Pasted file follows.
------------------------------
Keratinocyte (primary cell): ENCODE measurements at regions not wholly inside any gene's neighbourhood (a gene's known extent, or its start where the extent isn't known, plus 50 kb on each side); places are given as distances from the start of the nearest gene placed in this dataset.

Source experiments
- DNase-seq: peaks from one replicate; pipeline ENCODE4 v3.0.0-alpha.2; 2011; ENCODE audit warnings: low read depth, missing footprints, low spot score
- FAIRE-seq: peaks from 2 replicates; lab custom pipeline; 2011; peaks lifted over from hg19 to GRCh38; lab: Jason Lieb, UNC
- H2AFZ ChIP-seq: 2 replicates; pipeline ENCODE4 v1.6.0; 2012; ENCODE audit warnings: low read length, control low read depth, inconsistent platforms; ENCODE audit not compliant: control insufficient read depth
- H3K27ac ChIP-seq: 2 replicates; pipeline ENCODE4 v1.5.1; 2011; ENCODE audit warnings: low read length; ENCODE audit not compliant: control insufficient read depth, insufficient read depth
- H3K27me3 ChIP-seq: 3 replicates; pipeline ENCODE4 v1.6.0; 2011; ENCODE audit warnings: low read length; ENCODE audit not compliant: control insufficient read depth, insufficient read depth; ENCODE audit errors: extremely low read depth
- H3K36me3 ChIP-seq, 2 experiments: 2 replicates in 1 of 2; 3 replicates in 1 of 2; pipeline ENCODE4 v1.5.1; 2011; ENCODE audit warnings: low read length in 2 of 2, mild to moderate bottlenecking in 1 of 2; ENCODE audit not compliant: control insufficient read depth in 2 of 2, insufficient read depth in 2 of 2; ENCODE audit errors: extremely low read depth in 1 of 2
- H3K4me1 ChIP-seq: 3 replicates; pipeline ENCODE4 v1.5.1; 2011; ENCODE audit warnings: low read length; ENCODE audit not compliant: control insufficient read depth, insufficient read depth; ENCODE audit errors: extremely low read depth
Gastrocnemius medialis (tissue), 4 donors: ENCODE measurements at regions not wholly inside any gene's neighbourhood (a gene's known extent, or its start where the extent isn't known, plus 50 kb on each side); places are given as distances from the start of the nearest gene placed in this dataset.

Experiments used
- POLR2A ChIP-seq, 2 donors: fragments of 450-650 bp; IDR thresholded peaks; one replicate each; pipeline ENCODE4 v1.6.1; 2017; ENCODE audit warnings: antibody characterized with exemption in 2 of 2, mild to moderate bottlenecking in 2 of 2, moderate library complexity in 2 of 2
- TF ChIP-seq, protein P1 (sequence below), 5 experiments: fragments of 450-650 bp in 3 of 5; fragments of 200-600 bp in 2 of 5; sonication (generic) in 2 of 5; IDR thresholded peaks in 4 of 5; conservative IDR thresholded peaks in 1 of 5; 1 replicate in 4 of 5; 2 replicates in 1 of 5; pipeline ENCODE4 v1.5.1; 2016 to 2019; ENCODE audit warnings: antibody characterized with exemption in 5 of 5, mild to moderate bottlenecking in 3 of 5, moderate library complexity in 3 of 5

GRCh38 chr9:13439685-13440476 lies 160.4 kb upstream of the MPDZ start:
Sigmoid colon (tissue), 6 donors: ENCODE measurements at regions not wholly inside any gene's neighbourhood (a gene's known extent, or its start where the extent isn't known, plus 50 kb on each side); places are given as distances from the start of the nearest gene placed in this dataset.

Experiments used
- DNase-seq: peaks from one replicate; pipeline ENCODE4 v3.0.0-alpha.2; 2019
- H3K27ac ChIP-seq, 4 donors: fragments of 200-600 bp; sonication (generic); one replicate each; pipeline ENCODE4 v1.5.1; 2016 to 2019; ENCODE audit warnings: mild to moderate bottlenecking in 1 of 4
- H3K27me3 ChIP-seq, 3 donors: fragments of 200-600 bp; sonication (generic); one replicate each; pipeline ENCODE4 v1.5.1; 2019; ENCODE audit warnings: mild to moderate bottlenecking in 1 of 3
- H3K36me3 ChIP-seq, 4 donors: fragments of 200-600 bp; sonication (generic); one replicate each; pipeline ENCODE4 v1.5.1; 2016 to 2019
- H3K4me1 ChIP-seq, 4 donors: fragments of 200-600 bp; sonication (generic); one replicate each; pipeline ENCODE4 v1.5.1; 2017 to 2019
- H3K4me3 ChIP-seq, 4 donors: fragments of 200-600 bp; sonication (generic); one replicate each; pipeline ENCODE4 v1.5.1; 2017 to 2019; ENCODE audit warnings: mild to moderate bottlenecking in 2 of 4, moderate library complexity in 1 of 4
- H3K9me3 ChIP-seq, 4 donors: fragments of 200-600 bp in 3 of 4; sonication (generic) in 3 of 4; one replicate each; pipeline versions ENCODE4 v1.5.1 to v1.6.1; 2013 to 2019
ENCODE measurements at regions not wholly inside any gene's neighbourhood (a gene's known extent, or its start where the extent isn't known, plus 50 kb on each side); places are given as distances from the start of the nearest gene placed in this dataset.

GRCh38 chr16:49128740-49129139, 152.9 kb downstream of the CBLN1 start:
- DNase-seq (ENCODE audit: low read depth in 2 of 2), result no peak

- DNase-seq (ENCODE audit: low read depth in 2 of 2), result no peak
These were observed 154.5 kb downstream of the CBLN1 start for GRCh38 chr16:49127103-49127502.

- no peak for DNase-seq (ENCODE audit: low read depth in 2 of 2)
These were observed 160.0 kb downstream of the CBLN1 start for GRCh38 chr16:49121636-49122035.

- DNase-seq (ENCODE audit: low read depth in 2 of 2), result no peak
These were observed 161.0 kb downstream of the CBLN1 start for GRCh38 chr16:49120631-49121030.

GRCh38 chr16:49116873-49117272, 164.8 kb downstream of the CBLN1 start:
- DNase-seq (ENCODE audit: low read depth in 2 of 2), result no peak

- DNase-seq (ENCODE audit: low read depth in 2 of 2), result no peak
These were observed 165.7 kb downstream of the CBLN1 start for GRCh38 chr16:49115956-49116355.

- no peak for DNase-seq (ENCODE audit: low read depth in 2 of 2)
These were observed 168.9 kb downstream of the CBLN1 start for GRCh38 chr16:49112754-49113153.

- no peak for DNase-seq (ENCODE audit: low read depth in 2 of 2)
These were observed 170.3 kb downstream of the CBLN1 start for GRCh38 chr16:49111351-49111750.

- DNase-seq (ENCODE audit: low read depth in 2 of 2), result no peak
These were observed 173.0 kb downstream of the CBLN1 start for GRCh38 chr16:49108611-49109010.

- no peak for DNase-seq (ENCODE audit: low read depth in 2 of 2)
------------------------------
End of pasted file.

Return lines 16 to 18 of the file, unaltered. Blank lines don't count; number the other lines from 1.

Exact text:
Experiments used
- DNase-seq: peaks from one replicate; pipeline ENCODE4 v3.0.0-alpha.2; 2019
- H3K27ac ChIP-seq, 4 donors: fragments of 200-600 bp; sonication (generic); one replicate each; pipeline ENCODE4 v1.5.1; 2016 to 2019; ENCODE audit warnings: mild to moderate bottlenecking in 1 of 4